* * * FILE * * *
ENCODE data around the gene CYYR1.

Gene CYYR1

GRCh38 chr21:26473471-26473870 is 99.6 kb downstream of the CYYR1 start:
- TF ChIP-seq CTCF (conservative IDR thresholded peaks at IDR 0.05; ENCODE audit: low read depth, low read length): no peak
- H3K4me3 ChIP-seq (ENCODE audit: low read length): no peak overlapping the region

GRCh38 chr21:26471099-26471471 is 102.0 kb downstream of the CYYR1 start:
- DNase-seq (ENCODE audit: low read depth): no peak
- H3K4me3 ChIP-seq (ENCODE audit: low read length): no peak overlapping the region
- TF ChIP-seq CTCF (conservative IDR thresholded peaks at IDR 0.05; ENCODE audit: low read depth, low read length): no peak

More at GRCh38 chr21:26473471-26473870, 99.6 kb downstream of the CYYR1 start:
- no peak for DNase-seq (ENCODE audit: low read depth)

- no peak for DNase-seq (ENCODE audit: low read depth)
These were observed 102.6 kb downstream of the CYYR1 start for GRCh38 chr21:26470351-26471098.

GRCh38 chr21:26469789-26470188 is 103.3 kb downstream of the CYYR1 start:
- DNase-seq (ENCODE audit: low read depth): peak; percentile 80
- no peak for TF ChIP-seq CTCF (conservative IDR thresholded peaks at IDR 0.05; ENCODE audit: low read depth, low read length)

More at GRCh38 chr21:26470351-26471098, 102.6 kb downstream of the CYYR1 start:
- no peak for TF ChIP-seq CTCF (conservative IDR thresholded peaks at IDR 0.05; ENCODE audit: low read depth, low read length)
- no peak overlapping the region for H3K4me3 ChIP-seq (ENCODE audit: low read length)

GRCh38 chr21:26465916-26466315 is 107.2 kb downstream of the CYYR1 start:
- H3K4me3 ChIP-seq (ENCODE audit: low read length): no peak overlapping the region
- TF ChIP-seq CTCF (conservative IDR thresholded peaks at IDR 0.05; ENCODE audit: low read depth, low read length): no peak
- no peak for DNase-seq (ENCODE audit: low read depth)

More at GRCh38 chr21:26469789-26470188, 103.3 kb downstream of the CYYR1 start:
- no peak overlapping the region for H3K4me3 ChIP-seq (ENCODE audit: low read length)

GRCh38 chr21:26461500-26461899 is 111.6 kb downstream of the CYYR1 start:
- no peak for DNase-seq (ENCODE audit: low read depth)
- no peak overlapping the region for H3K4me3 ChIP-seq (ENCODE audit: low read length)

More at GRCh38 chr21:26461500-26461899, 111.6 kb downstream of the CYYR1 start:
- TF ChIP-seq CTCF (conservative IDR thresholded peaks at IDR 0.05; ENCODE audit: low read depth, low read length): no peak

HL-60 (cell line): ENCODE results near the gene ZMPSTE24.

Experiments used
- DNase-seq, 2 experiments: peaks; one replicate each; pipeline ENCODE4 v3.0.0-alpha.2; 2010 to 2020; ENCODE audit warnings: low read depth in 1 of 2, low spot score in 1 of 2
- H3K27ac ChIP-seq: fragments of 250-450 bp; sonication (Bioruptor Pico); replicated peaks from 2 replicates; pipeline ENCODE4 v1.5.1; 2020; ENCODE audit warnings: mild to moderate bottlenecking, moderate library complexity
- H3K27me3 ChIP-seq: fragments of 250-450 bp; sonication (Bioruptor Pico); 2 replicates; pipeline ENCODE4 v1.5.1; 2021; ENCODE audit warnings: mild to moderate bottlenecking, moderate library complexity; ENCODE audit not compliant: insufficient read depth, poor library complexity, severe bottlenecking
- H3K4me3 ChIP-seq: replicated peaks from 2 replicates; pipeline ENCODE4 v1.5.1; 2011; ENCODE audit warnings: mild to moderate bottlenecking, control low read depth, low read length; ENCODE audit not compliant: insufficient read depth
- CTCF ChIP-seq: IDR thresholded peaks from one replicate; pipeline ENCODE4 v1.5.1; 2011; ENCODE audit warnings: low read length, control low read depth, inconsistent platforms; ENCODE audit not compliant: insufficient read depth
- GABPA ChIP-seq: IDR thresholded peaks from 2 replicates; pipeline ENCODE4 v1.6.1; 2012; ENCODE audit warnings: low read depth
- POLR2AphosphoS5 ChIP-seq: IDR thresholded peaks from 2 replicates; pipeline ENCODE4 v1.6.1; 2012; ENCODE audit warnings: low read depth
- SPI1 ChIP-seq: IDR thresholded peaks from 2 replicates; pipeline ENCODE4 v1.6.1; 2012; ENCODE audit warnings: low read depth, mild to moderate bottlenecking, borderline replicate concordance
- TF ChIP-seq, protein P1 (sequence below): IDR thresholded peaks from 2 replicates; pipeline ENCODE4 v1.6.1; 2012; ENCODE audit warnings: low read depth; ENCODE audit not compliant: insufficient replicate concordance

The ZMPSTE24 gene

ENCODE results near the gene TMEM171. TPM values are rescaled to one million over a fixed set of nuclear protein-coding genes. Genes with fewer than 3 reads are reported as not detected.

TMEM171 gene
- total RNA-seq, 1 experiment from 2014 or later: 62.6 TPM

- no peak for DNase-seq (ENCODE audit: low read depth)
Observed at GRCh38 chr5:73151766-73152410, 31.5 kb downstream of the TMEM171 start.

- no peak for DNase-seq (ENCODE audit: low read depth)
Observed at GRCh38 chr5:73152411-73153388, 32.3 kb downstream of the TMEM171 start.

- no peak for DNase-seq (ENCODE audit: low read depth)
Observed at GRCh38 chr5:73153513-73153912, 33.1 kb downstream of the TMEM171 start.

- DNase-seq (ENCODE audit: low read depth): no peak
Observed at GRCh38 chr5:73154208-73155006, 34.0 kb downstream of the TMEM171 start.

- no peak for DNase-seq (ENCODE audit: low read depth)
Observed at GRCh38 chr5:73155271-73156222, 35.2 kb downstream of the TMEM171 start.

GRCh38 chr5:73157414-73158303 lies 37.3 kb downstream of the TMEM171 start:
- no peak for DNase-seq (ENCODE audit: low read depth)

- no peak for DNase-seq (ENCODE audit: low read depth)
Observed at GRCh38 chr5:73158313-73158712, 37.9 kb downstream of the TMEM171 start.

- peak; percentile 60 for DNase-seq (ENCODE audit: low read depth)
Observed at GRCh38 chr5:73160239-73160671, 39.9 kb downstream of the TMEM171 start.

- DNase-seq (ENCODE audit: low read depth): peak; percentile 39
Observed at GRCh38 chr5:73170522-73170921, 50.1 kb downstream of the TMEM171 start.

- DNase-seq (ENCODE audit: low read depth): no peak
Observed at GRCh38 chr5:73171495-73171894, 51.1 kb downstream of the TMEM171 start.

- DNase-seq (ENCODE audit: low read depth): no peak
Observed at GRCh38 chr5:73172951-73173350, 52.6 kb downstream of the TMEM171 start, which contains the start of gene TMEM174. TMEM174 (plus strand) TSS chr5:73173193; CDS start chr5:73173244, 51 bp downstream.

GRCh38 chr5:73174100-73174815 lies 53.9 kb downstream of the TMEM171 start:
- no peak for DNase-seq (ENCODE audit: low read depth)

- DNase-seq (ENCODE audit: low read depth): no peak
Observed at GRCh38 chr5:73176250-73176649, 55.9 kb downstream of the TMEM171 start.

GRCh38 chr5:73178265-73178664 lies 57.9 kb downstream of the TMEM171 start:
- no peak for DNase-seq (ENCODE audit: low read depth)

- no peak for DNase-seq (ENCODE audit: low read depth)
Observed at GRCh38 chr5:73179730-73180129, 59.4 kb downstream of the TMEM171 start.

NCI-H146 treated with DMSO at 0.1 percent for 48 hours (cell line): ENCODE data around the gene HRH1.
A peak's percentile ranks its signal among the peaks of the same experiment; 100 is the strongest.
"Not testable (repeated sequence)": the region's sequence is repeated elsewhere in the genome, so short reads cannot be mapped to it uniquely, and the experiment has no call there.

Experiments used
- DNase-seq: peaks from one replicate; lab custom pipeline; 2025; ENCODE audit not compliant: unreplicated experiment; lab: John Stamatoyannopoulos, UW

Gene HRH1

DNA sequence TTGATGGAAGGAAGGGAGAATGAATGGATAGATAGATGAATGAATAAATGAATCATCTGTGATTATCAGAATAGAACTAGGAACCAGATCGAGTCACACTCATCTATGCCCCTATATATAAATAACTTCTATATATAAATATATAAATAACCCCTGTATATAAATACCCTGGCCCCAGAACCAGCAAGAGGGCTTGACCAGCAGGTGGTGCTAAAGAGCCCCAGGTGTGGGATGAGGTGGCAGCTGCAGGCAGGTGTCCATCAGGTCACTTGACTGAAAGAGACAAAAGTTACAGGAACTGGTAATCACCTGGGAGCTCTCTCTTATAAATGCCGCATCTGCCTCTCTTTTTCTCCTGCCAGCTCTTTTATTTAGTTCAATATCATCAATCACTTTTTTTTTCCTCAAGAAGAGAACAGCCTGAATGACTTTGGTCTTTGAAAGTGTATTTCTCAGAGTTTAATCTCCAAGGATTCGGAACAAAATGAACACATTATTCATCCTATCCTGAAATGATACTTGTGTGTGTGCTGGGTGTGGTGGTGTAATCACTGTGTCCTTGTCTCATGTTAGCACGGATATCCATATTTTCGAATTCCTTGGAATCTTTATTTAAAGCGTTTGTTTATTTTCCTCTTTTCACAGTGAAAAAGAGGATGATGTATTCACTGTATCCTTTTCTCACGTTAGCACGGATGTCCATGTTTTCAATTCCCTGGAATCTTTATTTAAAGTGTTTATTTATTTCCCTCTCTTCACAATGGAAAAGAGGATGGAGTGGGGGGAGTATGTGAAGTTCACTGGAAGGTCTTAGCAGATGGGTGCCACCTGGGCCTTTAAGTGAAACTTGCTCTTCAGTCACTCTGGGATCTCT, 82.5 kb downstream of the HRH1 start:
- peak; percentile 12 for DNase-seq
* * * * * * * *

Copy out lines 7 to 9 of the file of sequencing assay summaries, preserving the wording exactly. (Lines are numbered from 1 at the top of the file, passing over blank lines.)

- DNase-seq (ENCODE audit: low read depth): no peak
- H3K4me3 ChIP-seq (ENCODE audit: low read length): no peak overlapping the region
- TF ChIP-seq CTCF (conservative IDR thresholded peaks at IDR 0.05; ENCODE audit: low read depth, low read length): no peak